Equine Specialty Feeds/Trade One’s Triple Crown 14 Performance Horse Feed was our overall winner. Oats are #1 extra-heavy white oats, weighing 40 pounds/bushel or more, having 97.5% intact kernels, low moisture and foreign material. These are the same high-quality oats used in producing triple-cleaned “racehorse” oats, in short, the best oats you can buy. Both whole oats (with ends clipped off to enhance digestibility) and steam-flaked oats, steam-flaked corn, barley and wheat of equivalent quality to the oats are used.

Roasted soybeans help boost the fat and protein content, and shredded beet pulp provides more calories than high-quality alfalfa but, like hays, is digested in the large intestine, thus helping to avoid overloading of the small intestine. Triple Crown’s formulation is also kept constant. The same percentage of grains and other ingredients is used in every batch. This is an important consideration in avoiding digestive upset and one that most people do not often think about.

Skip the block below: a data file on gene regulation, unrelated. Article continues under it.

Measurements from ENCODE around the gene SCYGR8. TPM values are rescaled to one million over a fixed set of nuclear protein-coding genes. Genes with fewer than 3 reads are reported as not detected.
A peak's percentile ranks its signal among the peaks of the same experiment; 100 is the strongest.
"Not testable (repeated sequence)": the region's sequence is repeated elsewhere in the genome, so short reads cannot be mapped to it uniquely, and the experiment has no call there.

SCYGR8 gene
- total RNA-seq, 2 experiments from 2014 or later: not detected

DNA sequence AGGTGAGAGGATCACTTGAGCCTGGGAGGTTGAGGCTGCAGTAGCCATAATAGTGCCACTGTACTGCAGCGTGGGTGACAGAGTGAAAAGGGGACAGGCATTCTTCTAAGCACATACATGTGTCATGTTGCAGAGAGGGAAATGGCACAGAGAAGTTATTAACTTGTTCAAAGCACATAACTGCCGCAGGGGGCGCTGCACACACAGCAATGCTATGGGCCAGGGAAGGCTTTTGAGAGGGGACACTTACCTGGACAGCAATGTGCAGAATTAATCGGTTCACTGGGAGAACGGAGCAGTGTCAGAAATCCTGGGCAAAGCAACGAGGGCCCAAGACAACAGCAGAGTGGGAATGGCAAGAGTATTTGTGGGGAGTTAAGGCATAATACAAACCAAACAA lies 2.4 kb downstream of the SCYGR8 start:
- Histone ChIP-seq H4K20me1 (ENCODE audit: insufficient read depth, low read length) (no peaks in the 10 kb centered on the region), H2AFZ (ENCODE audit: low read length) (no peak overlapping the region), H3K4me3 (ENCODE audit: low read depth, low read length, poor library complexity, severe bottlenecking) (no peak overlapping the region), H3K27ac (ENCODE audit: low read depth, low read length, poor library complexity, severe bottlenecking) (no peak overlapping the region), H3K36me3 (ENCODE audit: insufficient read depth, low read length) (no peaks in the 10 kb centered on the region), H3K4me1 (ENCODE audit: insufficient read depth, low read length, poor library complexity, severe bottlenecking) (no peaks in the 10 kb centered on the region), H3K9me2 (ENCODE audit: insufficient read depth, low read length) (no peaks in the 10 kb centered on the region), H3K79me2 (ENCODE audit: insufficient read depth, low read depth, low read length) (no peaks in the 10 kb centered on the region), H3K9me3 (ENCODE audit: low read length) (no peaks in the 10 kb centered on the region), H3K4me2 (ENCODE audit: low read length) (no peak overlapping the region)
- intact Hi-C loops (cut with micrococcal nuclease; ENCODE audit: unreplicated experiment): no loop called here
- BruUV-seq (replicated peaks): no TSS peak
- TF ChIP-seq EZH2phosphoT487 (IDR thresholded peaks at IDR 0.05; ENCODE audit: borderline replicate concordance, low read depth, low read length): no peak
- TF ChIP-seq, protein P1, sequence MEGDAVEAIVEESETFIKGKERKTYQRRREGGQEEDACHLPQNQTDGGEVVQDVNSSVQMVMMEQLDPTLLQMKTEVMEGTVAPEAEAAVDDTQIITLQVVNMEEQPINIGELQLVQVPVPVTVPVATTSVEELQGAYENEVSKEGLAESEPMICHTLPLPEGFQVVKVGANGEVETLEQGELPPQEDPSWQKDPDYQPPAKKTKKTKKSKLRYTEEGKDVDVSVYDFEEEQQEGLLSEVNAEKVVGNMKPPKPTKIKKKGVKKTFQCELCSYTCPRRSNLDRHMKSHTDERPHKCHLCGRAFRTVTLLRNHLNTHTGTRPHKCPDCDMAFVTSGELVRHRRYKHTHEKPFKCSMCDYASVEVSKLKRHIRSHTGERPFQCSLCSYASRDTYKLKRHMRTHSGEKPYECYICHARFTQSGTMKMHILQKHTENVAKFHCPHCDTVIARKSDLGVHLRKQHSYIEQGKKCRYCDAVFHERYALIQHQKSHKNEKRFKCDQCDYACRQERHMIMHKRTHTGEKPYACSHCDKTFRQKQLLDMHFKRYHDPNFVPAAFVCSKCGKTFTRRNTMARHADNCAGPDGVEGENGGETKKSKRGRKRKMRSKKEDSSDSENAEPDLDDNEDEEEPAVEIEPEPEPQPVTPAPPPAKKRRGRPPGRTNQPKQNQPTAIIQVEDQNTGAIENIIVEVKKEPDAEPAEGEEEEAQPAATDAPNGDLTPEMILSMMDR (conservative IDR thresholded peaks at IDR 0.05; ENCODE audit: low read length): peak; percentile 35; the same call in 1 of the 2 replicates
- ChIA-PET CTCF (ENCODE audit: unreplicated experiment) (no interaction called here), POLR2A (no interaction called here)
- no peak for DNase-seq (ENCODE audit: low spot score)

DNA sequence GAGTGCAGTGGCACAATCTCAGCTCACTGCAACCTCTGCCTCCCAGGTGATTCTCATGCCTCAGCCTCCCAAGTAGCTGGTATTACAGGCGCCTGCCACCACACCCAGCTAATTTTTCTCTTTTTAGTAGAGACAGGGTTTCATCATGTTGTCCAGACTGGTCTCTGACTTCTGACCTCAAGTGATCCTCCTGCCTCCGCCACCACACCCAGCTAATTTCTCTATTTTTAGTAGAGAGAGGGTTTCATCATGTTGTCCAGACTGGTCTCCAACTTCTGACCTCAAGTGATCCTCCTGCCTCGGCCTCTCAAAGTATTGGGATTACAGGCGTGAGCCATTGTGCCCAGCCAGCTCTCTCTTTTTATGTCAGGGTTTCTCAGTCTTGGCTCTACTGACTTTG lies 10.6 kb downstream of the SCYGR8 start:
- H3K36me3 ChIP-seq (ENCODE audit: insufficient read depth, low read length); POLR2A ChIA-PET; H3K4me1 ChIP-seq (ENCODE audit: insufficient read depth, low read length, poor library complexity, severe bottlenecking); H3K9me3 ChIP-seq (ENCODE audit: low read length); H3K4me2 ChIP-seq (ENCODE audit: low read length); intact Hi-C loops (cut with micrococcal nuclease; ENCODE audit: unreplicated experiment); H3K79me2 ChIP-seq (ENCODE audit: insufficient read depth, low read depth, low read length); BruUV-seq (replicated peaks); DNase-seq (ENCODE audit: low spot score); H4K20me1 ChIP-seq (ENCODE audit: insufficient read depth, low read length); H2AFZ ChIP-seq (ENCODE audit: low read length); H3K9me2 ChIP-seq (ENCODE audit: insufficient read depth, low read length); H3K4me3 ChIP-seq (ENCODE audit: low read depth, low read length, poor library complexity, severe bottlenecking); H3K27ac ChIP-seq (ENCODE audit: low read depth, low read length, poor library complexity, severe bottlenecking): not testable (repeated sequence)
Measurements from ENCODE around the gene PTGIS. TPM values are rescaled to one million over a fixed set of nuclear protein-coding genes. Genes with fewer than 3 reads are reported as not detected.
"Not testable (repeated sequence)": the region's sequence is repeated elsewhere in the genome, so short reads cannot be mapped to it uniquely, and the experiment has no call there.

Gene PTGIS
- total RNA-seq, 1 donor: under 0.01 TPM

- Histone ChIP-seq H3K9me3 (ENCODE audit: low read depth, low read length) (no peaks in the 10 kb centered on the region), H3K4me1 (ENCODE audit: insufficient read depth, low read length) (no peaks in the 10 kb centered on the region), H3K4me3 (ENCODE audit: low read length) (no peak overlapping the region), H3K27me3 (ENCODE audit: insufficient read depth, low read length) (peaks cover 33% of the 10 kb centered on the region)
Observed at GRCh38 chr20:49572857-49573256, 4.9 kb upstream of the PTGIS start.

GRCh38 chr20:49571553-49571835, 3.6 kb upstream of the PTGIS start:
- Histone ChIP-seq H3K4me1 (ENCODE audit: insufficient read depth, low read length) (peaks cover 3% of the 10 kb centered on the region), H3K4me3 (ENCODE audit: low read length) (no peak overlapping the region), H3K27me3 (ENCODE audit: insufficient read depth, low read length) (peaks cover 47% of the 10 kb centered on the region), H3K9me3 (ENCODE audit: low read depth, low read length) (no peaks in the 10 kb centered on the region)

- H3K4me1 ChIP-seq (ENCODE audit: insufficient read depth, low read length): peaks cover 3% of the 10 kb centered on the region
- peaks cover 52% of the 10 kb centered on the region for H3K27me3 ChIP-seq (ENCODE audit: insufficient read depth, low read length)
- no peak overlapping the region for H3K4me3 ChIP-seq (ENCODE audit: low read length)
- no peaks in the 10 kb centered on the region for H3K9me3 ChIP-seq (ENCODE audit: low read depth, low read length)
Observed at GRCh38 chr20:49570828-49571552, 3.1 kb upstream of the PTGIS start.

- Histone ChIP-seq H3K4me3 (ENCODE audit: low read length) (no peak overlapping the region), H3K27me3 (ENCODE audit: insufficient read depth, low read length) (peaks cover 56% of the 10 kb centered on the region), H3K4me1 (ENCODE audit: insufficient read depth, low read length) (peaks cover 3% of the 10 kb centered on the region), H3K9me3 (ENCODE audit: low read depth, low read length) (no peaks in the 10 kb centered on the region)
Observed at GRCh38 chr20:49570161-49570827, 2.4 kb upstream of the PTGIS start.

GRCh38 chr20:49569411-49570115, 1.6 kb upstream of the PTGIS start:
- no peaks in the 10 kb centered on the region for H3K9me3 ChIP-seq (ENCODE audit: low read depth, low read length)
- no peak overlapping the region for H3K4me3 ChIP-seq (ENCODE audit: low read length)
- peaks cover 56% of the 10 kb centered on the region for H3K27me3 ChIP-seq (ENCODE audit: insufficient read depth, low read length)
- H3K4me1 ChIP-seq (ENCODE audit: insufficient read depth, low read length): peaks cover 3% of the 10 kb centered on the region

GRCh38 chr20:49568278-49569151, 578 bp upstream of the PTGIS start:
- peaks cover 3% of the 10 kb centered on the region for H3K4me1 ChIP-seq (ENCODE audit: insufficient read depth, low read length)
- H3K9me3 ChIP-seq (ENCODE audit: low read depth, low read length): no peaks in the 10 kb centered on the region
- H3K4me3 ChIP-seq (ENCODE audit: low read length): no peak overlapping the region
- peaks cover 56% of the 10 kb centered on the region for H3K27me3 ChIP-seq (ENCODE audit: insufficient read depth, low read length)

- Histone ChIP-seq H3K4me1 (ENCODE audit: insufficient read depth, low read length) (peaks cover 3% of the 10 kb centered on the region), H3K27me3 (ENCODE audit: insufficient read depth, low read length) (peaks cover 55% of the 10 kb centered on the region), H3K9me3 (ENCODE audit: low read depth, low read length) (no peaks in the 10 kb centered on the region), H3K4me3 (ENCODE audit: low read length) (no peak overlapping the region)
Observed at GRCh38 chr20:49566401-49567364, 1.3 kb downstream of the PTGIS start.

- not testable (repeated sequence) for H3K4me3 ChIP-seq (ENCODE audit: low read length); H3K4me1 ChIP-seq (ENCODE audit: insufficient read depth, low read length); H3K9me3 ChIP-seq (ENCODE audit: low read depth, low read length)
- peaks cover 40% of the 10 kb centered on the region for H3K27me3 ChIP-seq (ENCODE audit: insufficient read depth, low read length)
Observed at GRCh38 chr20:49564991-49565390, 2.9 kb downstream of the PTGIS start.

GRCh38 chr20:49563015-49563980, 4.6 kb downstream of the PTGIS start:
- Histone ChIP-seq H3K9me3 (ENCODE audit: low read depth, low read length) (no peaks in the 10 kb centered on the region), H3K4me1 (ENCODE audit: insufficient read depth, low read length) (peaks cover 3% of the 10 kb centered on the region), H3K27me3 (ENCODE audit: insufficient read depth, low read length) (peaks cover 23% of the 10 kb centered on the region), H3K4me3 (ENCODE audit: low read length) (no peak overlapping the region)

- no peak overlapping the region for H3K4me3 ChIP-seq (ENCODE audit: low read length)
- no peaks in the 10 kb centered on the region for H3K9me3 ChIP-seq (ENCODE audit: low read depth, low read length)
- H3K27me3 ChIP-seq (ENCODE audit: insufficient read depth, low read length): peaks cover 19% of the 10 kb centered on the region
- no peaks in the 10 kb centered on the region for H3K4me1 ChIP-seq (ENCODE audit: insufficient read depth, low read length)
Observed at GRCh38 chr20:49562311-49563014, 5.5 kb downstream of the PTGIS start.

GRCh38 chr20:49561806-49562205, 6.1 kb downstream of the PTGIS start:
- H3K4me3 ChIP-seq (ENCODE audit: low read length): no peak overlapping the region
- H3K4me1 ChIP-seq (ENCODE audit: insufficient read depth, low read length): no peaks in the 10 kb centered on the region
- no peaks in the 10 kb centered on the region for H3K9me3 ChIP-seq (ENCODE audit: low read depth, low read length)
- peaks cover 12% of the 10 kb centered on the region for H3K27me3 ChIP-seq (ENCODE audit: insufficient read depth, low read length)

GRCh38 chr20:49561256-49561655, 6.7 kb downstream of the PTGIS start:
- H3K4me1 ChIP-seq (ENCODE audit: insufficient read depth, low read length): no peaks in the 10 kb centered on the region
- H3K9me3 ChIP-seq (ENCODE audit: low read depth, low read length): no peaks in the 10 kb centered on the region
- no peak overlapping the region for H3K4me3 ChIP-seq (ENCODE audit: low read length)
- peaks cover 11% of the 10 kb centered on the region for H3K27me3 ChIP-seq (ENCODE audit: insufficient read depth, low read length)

It also has an impressive array of digestive enhancers including enzymes, beneficial bacterial species, yeast culture and “ammonia scavengers.” The latter are compounds that neutralize ammonia in the intestinal tract to prevent absorption into the blood stream and release into the stall. The trace-mineral and vitamin package meets or exceeds the NRC. The feed’s calcium:phosphorus range (1.27 to 1.81) makes it appropriate to feed with any hay, but it is best with legume/grass or grass hays.